Ul the setlVioos ,were not suoh as .command (salivage'c3mpensatioh, highlymeritoriOlls, and should be comlttlCbrdiI1gly. !TheViola was,,; large and valuable vessel and Wljg:lCafl1ingavaluable cargo. She.Was:not designed for towing, nor a.dapted ta th£lservice. In lying by the lightship and going out of her ,coutee" so in the storm, and afterwards taking her in tow under the cii'cums'titnces,she incurred Serious responsibility-some risk to herself, her dargo and crew, as well as the possibility of endangering her insurance. These things should all be considered in determining the amount duef(}r ber Shebehavedwelhtnd generously and should be The services were extraordinary, and there is no rule by which their value can be measured with exactness. While services they partake somewhat of the nature ofsuch services. They were voluntarily and ungrudgingly rendered, under cirtJutnstances that made them.-trery valuable to the government and should be uhgmdgingiy paid for. In view orall the considerations involved, I thirilt'the.libelant should' have$2,500j and this sum is accordingly awarded. ':A decree may be,entered fur this amount with costs.
LAVJi::a';l'Y et al. v. Tim
" 1. COLLISION-:;Y'ESSBLS
CHALMETTE. June 28, 1899.}
(D«86rl.ct 'QOw1,' So D. NfI/J}Yo'l'k.
, A boBt Wliiclr is allowed to llwing against a steamer at rest takes all the risks of the steamer'S! construction, and of. any to herself oausedby such contact.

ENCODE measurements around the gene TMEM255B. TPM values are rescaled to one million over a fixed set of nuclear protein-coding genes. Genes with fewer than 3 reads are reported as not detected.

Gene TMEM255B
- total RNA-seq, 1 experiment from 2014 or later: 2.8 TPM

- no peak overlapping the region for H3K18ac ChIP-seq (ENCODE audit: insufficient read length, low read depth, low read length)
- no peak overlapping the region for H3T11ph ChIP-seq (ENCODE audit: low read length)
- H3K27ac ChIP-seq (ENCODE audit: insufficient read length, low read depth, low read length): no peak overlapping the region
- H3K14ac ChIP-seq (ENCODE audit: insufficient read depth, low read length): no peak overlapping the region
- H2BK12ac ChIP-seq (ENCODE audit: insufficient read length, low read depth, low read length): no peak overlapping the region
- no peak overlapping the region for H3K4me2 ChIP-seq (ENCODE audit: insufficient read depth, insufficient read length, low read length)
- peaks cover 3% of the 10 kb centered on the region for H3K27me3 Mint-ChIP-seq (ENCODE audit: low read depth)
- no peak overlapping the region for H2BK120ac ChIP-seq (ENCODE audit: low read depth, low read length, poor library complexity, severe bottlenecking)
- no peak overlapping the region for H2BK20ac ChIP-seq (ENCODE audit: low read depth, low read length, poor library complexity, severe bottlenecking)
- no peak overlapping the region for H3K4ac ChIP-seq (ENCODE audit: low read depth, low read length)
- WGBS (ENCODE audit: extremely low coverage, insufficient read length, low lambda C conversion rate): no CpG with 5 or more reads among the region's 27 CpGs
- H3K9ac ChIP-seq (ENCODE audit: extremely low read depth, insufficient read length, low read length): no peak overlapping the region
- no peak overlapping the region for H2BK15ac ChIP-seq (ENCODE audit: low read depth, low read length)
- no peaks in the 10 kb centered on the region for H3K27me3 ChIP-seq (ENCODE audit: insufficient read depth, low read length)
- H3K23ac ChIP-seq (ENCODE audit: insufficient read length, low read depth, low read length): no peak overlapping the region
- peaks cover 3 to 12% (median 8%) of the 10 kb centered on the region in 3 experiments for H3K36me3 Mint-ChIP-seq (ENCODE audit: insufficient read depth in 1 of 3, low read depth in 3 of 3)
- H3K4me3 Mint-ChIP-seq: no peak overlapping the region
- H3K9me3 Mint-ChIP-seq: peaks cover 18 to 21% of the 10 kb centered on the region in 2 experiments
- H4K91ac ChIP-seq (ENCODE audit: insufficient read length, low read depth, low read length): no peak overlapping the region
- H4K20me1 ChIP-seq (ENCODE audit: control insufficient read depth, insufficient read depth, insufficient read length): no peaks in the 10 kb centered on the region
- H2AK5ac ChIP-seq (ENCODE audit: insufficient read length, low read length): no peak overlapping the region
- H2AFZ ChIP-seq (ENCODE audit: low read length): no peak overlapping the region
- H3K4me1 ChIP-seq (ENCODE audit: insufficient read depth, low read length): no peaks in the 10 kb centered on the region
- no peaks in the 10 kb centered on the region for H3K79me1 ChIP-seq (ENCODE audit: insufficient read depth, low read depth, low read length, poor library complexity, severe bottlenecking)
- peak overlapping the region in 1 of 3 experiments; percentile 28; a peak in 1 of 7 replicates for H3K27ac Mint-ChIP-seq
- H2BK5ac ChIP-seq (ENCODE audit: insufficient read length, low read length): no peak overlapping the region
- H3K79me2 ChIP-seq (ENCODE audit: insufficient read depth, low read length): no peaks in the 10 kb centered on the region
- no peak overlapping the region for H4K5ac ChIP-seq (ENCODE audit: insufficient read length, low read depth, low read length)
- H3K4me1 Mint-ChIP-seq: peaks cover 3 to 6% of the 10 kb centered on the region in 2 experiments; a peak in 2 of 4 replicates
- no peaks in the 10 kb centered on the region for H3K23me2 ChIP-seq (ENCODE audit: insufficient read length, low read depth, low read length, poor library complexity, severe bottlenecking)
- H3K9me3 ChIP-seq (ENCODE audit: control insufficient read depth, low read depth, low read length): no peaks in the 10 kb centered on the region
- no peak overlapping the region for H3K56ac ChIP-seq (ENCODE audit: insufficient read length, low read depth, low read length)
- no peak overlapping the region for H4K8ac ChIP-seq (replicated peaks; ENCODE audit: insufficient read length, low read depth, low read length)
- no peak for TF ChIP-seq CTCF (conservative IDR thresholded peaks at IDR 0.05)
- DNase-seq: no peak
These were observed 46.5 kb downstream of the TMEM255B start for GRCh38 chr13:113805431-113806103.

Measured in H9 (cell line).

.....Am.EGED INJURY,II'BOlll-WEIGHT OF EVIDENCE.
l WJl:,&:R'yEB-IlIIPINGING BOAT TAKES RISK OF CoNSTRUCTION.
2 ·. SAlI;ll:-PJ\OPELLER.
Where a lighter swuIig unaer the stern. of a steamship laying at a wharf, and received injIiries from which she sank; and theweight of evidence indicated that the Injuries. were not by blow from the sr.eamer's pr:<>peller, but probably by the the l,ghter against the yoke of the rudder, it was heTAl that the lighter ,oouldJitlt redover. .', ' :
In"'Admiralty. Libel for injury caused by steamer's propeller. missed. ,Hyland & Zabriskie, for libelants· . Tweed R. D. Benedict, for claimants.
", BBOWN, District Judge; 'The libel charges that between 3 and 4 .o'clock" in the 'of December 26, 1891, while the libelant's . lighter Alfred Collins walJbeing moved stern .first towards the· bulkhead ;,from alongside the steamer· Chalmette, which lay on,· the ,southerly side ·iOtpiSt 25, ,North river,thesteamer'8 propeller was' suddenly set in motion and came. ili C01'l.taOt: with the. starboardqulll"ter ot1tbd lighter i ; break'irlgsome'planksand':C8Usipg;her,afterw$rdsitQ,s,in.k.The<libel was filed to recover the damages.
: THE CHALMETTE.